- Affiliation – sometimes you may have to manage a team member that you don’t see eye-to-eye with. Whether the physical distance that comes with remote working has helped or further strained the relationship, the practice of affiliation has the power to create and strengthen bonds between the two of you. To affiliate, investigate various ideas and opportunities to find common ground. Instead of focusing on the differences in your styles or strategies or even political affiliations, you connect over something you both are, appreciate, enjoy or do. Perhaps you’re both parents to daughters around the same age or maybe you love to bake or play chess – once you find that connective tissue, nurture it so you can begin to authentically see them as one of yours and they will see you as one of them.
These actions require energy on your part – it’s an inside-out leadership operating system. The more you practice, the more you will step into your highest potential and into that state that is inspired and inspiring. From this state, you will bring out the best in people, even from afar.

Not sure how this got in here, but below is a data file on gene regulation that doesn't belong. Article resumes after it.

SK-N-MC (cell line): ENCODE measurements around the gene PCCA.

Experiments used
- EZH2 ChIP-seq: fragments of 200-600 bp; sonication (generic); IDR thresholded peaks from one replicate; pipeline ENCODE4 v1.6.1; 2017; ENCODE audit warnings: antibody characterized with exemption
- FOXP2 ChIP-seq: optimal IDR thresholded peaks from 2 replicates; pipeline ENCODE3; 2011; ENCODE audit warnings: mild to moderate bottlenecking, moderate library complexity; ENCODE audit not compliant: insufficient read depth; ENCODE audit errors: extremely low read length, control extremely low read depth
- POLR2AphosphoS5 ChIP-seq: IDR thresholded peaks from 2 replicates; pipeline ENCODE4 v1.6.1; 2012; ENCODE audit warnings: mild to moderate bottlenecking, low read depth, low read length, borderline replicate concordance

So, as a remote manager, let me ask you: to keep your team connected, inspired, and engaged, are you willing to do the work yourself first? Will you invest the time to investigate who you are at your core? Will you practice these actions that can help you connect to it and express it?
After a decade working within high-growth tech startups, Jen Kluczkowski pursued higher education in slowing down in both New York and India with over a thousand hours of formal training in the science of Yoga. Before joining Mentora, she founded and operated MINDFRESH, a global organization responsible for leading thousands of virtual and on-site corporate mindfulness sessions, from tech companies in Tel Aviv to Fortune 100s in NYC